1- The water in the resource existing at a higher location than the turbine is transmitted through the Penstock pipe to the nozzle(s).

    2- High water pressure is converted to velocity due to the special nozzle structure.

    3- High-speed water hits the blades and causes the runner to rotate.

    4- In cases where the turbine is not made for a fixed flow rate, the volume of water that hits the blades is controlled by the axial motion of the spear inside the nozzle.

    5- The generator connected to the shaft converts mechanical energy into electrical energy without the need for a mechanism to increase the rotational speed, due to the high speed of the Turgo turbine wheel.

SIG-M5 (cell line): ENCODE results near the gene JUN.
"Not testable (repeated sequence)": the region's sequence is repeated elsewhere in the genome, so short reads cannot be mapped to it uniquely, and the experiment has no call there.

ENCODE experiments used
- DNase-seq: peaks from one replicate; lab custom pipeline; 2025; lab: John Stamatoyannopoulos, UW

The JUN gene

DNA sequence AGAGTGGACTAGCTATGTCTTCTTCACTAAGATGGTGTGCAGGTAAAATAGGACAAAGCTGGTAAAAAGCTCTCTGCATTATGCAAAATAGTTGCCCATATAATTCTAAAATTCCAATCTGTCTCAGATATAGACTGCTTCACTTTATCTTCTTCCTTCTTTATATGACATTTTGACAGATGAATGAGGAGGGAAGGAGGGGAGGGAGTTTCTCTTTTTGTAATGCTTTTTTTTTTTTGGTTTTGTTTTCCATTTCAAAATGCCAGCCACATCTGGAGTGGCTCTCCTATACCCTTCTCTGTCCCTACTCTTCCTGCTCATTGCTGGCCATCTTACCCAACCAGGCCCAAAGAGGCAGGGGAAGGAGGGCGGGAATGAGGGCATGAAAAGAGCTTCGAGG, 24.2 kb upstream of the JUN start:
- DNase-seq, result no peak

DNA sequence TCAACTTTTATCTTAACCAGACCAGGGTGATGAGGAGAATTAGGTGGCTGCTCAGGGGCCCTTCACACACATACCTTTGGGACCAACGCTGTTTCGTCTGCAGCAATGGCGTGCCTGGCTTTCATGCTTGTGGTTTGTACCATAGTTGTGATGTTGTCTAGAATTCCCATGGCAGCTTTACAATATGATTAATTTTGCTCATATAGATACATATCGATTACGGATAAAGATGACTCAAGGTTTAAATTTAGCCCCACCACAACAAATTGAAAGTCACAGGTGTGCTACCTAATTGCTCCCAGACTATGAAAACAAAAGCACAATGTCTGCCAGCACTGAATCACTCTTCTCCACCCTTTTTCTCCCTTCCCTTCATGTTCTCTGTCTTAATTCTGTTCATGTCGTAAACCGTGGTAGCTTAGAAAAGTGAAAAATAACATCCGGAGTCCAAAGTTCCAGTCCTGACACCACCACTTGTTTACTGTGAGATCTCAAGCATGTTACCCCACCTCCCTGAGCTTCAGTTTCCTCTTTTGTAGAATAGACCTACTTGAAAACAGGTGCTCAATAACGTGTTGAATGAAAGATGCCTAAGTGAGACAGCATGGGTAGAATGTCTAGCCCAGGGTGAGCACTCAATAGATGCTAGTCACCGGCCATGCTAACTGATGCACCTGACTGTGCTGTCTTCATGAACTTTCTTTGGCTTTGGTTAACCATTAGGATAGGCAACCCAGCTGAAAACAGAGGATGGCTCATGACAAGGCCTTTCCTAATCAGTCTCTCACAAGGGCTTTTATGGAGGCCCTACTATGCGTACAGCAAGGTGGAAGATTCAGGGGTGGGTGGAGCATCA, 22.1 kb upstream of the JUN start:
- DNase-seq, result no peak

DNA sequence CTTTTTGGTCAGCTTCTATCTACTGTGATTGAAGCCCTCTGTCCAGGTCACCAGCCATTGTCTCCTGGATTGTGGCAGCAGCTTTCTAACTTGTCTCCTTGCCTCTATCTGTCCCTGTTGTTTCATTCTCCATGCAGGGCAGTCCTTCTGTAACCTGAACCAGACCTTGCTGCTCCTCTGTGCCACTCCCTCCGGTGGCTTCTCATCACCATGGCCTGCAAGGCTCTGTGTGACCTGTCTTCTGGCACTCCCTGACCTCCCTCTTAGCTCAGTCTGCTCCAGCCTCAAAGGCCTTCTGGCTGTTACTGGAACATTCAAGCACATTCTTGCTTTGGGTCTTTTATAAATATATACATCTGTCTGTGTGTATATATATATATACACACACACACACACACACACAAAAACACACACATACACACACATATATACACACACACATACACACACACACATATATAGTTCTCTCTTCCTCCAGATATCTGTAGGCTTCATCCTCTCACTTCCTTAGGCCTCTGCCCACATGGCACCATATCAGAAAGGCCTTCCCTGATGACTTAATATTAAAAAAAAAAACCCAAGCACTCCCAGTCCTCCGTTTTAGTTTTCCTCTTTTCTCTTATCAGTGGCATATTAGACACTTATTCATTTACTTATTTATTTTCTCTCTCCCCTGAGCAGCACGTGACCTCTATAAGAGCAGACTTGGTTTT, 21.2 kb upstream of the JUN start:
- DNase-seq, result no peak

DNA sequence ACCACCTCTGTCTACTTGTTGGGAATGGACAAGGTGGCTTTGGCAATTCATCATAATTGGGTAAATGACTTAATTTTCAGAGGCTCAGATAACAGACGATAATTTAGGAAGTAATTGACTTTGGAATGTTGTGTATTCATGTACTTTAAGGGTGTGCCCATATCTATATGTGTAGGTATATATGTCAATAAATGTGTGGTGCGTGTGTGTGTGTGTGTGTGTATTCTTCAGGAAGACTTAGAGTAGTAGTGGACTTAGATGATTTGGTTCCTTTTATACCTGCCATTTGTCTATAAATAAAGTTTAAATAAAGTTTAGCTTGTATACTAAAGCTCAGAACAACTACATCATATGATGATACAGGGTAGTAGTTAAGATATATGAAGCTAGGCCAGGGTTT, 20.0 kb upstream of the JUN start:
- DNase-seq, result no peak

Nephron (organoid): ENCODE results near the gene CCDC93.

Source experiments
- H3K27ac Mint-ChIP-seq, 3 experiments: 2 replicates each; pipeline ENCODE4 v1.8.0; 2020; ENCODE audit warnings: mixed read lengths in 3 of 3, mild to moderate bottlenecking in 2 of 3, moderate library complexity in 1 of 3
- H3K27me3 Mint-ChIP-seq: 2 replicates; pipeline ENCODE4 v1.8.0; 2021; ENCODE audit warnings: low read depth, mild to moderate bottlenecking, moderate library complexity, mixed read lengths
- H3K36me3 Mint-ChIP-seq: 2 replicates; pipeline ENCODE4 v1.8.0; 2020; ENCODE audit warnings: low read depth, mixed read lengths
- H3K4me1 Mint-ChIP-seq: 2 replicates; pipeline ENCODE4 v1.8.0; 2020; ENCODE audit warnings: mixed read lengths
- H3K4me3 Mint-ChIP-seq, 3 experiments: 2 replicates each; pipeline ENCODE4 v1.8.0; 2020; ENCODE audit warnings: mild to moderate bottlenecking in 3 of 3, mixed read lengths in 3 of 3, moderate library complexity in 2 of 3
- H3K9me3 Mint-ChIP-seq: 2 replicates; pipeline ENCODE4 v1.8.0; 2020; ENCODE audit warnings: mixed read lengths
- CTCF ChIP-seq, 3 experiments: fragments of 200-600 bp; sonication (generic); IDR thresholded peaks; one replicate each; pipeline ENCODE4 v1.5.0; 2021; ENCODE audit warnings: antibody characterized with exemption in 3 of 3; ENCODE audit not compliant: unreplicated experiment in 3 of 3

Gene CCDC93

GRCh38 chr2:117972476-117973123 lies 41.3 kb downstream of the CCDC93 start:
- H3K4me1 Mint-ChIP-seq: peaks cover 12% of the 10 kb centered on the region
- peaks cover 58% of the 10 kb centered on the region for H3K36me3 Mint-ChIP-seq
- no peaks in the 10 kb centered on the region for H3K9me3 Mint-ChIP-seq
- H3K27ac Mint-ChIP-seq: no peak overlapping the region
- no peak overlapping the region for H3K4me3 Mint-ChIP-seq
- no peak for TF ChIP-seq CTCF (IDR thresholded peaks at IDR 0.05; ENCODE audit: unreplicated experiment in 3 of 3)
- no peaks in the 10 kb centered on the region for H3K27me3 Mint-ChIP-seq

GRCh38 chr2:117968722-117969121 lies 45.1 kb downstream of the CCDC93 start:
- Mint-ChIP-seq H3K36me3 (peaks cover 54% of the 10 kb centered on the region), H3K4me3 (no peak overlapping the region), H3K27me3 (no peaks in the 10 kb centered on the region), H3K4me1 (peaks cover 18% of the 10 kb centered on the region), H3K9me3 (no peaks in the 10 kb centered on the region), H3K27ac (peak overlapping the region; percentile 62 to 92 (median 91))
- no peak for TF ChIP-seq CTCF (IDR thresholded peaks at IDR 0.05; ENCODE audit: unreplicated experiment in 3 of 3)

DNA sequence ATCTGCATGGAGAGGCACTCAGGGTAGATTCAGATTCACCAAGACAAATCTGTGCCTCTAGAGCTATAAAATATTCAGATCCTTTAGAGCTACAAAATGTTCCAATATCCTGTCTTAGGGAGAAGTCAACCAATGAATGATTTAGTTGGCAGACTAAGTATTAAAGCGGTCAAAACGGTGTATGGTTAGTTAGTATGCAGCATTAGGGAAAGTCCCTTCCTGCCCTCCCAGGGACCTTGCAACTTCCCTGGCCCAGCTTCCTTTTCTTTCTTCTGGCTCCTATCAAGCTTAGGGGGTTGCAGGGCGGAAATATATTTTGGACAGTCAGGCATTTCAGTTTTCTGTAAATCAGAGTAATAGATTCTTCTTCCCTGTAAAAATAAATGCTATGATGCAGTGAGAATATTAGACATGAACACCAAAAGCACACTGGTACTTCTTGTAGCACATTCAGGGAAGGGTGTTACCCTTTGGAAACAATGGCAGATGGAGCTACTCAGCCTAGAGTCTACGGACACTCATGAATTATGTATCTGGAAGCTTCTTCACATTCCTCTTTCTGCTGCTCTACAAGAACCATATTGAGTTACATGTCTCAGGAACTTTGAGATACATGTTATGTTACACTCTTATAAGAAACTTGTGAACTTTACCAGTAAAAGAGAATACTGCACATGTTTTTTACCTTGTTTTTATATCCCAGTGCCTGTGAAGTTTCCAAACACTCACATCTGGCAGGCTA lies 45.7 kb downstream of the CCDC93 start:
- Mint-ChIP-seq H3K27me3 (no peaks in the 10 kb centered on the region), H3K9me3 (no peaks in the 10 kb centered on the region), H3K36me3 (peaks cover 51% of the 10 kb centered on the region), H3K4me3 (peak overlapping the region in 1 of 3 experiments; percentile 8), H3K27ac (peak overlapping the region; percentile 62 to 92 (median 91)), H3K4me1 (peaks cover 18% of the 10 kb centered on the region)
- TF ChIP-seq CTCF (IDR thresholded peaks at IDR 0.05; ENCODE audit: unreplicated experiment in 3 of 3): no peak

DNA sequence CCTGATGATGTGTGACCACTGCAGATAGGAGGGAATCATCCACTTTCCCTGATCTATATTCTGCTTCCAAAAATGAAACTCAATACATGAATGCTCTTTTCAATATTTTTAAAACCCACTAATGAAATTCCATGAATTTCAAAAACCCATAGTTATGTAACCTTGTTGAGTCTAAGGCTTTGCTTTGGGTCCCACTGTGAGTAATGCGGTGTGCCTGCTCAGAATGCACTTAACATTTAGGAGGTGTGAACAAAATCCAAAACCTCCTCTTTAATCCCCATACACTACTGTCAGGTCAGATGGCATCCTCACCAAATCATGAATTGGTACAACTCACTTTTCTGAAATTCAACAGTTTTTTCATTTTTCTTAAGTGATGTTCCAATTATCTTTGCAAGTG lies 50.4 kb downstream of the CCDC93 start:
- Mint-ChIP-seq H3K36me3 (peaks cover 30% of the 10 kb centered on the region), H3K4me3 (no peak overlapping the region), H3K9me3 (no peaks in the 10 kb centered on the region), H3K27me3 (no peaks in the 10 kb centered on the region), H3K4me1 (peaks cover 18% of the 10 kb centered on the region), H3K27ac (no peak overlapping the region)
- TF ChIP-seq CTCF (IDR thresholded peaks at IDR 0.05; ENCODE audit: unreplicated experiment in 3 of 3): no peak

Turgo turbine
    Working principles of a Turgo turbine (Reference: m.savvy-ind.com)

    Components of Turgo Turbine

    The main components of Turgo turbines are as follows.

    Nozzle 

    The nozzle is responsible for converting high potential water pressure and energy into a high-speed water flow. In this impulse turbine, like a Pelton, a needle is used to regulate the amount of flow coming out of the nozzle.

    This needle is a cone that moves manually or automatically in the axial direction. As the nozzle moves forward, the water jet decreases; and vice versa, as it moves backward, more water jumps from the nozzle towards the runner.

    Some manufacturers of Turgo turbines use fixed jets without spears for constant flow rates.

    The nozzles are made of tungsten carbide; this material has a high hardness and is resistant to the effects of corrosive and erosive particles.